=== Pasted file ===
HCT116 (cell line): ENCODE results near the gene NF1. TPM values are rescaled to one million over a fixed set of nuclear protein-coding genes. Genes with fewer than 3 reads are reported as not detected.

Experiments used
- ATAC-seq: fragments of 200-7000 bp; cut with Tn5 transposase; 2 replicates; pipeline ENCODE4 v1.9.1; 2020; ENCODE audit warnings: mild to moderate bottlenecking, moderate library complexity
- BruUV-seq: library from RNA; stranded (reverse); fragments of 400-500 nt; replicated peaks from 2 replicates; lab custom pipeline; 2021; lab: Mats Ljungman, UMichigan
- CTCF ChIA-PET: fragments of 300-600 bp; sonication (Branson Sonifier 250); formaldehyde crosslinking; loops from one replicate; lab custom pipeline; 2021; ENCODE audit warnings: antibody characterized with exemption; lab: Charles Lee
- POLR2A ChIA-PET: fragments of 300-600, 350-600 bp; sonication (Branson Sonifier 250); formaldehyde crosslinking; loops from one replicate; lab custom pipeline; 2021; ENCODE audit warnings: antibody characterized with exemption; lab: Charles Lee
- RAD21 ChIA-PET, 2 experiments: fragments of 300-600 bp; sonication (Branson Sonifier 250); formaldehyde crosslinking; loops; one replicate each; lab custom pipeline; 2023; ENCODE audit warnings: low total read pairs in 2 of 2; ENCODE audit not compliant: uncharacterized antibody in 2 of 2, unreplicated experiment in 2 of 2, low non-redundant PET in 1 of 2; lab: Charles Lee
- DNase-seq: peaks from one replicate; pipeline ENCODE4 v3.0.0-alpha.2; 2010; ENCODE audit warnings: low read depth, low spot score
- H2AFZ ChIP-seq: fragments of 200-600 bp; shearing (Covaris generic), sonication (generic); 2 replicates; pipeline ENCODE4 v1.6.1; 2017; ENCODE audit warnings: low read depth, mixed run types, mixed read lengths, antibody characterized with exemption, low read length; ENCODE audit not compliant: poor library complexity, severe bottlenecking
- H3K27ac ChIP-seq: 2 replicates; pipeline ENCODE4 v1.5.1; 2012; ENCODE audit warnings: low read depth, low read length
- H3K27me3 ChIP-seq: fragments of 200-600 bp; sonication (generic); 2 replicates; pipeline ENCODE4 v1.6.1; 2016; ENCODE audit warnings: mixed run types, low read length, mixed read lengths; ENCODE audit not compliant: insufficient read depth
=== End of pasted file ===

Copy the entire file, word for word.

HCT116 (cell line): ENCODE results near the gene NF1. TPM values are rescaled to one million over a fixed set of nuclear protein-coding genes. Genes with fewer than 3 reads are reported as not detected.

Experiments used
- ATAC-seq: fragments of 200-7000 bp; cut with Tn5 transposase; 2 replicates; pipeline ENCODE4 v1.9.1; 2020; ENCODE audit warnings: mild to moderate bottlenecking, moderate library complexity
- BruUV-seq: library from RNA; stranded (reverse); fragments of 400-500 nt; replicated peaks from 2 replicates; lab custom pipeline; 2021; lab: Mats Ljungman, UMichigan
- CTCF ChIA-PET: fragments of 300-600 bp; sonication (Branson Sonifier 250); formaldehyde crosslinking; loops from one replicate; lab custom pipeline; 2021; ENCODE audit warnings: antibody characterized with exemption; lab: Charles Lee
- POLR2A ChIA-PET: fragments of 300-600, 350-600 bp; sonication (Branson Sonifier 250); formaldehyde crosslinking; loops from one replicate; lab custom pipeline; 2021; ENCODE audit warnings: antibody characterized with exemption; lab: Charles Lee
- RAD21 ChIA-PET, 2 experiments: fragments of 300-600 bp; sonication (Branson Sonifier 250); formaldehyde crosslinking; loops; one replicate each; lab custom pipeline; 2023; ENCODE audit warnings: low total read pairs in 2 of 2; ENCODE audit not compliant: uncharacterized antibody in 2 of 2, unreplicated experiment in 2 of 2, low non-redundant PET in 1 of 2; lab: Charles Lee
- DNase-seq: peaks from one replicate; pipeline ENCODE4 v3.0.0-alpha.2; 2010; ENCODE audit warnings: low read depth, low spot score
- H2AFZ ChIP-seq: fragments of 200-600 bp; shearing (Covaris generic), sonication (generic); 2 replicates; pipeline ENCODE4 v1.6.1; 2017; ENCODE audit warnings: low read depth, mixed run types, mixed read lengths, antibody characterized with exemption, low read length; ENCODE audit not compliant: poor library complexity, severe bottlenecking
- H3K27ac ChIP-seq: 2 replicates; pipeline ENCODE4 v1.5.1; 2012; ENCODE audit warnings: low read depth, low read length
- H3K27me3 ChIP-seq: fragments of 200-600 bp; sonication (generic); 2 replicates; pipeline ENCODE4 v1.6.1; 2016; ENCODE audit warnings: mixed run types, low read length, mixed read lengths; ENCODE audit not compliant: insufficient read depth